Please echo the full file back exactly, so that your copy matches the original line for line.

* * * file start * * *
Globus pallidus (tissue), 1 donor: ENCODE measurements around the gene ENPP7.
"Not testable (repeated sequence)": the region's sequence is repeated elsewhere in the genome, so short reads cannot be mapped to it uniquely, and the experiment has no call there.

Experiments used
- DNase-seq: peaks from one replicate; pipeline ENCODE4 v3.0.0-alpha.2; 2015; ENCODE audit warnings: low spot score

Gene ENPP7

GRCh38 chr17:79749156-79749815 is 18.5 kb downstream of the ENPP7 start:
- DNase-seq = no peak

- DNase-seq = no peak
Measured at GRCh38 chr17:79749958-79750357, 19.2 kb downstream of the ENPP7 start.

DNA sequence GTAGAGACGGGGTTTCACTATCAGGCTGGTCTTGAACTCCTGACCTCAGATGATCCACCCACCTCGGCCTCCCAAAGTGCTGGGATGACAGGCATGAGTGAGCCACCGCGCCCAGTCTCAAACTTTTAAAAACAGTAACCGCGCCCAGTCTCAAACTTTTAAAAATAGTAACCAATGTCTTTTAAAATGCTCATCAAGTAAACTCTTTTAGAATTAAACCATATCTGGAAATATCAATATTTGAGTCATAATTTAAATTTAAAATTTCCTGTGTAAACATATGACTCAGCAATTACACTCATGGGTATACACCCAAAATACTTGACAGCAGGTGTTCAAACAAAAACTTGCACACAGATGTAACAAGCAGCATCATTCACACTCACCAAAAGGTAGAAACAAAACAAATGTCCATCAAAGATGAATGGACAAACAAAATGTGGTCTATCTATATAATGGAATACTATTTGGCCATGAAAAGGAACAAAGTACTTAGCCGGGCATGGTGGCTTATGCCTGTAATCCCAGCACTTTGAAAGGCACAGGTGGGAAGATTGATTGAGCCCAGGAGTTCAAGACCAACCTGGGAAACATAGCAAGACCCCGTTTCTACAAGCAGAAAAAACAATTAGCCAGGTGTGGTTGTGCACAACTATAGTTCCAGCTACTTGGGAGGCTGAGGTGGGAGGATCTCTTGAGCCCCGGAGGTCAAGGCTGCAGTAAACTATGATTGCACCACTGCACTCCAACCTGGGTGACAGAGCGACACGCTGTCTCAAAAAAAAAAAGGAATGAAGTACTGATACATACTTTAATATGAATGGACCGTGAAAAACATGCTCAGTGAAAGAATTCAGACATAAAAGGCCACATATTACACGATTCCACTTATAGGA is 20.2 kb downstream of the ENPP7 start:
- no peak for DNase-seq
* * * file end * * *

Globus pallidus (tissue), 1 donor: ENCODE measurements around the gene ENPP7.
"Not testable (repeated sequence)": the region's sequence is repeated elsewhere in the genome, so short reads cannot be mapped to it uniquely, and the experiment has no call there.

Experiments used
- DNase-seq: peaks from one replicate; pipeline ENCODE4 v3.0.0-alpha.2; 2015; ENCODE audit warnings: low spot score

Gene ENPP7

GRCh38 chr17:79749156-79749815 is 18.5 kb downstream of the ENPP7 start:
- DNase-seq = no peak

- DNase-seq = no peak
Measured at GRCh38 chr17:79749958-79750357, 19.2 kb downstream of the ENPP7 start.

DNA sequence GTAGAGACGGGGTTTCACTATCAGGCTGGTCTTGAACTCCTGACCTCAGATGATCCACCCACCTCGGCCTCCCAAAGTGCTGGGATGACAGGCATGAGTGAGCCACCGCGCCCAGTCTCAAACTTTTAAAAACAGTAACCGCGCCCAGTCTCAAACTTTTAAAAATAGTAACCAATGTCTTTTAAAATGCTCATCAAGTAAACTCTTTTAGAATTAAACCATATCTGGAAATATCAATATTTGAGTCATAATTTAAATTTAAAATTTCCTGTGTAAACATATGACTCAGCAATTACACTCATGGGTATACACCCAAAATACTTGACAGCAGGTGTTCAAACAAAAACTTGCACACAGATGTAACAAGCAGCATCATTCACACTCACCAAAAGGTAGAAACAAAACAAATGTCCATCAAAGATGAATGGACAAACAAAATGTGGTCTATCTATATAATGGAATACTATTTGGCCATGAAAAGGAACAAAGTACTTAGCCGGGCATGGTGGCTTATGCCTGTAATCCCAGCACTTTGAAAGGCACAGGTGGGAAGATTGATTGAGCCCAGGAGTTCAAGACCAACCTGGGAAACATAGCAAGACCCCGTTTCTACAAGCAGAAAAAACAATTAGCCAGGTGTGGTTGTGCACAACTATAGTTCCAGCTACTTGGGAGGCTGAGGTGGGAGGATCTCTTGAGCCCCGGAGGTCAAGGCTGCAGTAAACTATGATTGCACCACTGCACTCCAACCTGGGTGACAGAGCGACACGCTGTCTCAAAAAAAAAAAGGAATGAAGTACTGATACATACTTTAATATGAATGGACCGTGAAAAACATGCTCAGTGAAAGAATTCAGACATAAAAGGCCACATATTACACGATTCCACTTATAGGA is 20.2 kb downstream of the ENPP7 start:
- no peak for DNase-seq